Acceleration is very fast, especially when you use Launch Control. The GT-R also stops quick thanks to massive brakes that deliver the confidence you need to both get up to speed and come back to a stop quickly.
On the GT-R Track Edition you get a sprinkling of Nismo. This includes a Nismo tuned suspension and Nismo Forged Alloy Wheels as well as a Carbon Fiber rear spoiler. These are nice upgrades without bumping up to the $175k Nismo edition.
All of the GT-R trim levels come with a six speed Dual Clutch transmission. There is no manual transmission available. There are some times where downshifting takes a tick longer than you’d like but overall I came away impressed with the speed and the performance of the DCT system. When I needed to pass on the highway pushing the gas to the floor dropped to 3rd gear where there was plenty of power so I could rocket around slow traffic.
Three buttons on the center console control drive modes. R is the performance mode with quick shifts, suspension, shocks and the Vehicle Dynamic Control system (aka the brains of the AWD) to the optimum settings for handling and speed. Normal mode offers a more refined ride suited for daily driving the GT-R. You can also toggle on a comfort mode for the suspension which is handy on longer drives.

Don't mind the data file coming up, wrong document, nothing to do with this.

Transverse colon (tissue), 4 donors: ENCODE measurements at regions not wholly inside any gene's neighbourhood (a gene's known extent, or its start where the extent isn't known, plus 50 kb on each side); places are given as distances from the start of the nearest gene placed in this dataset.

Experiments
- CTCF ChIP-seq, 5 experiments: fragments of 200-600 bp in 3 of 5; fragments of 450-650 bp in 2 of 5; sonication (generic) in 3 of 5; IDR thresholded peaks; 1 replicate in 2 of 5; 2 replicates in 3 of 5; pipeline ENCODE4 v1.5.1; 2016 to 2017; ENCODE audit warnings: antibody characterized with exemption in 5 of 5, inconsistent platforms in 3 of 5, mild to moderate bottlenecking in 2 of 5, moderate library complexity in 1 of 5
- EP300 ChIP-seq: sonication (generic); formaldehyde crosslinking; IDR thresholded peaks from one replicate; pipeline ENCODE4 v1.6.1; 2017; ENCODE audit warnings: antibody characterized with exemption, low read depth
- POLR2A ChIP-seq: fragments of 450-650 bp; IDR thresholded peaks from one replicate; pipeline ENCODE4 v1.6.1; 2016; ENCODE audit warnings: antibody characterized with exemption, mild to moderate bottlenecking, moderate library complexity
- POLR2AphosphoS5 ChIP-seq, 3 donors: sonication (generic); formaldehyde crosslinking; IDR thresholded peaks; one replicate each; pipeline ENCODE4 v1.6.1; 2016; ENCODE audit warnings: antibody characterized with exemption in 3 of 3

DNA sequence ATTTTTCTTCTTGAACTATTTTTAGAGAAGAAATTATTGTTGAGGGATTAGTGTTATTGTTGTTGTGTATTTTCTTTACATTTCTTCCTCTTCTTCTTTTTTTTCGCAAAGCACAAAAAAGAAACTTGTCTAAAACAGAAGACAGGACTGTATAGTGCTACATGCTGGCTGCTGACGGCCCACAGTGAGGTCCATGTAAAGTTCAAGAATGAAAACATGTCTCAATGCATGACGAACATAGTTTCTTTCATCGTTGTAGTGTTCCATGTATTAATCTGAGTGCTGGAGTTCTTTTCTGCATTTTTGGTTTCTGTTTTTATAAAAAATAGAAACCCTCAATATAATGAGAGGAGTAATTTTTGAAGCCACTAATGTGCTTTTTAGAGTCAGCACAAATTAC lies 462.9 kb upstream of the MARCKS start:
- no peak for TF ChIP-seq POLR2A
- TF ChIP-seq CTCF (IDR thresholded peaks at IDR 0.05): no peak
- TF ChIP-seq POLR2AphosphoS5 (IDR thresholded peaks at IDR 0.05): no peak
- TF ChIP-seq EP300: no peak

I wish the 2018 GT-R delivered a more guttural exhaust note. It doesn’t detract from the quickness, but the exhaust sound is such a visceral part of a supercar that it’s an area where Nissan could push further. With the titanium exhaust system and the active sound enhancement you hear more of the GT-R when driving, but it still lacks a distinctive sound to further connect you to the car and the driving experience.
2018 Nissan GT-R Interior
Starting with the 2017 model and carrying over to the 2018 Nissan GT-R interior we see a more refined experience. Nissan removed a lot of switches and controls from 2016 to 2017, made the touch screen larger and improved the comfort and style throughout. These changes make the GT-R more suitable as a daily driver without taking much away from the performance that draws buyers to this car.
The Recaro front seats are power adjustable and heated, which came in handy as winter threatened at the edge of fall. These seats are comfortable even for a larger driver like myself, but they still did a great job of keeping me in place while pushing the car around twisty country roads.
Leather and carbon cover the interior to deliver an upscale look that is much closer to what you’d expect on a car that starts at $99,990. It’s not as plush as the LC500, but you’ll need to give up acceleration if you go that route.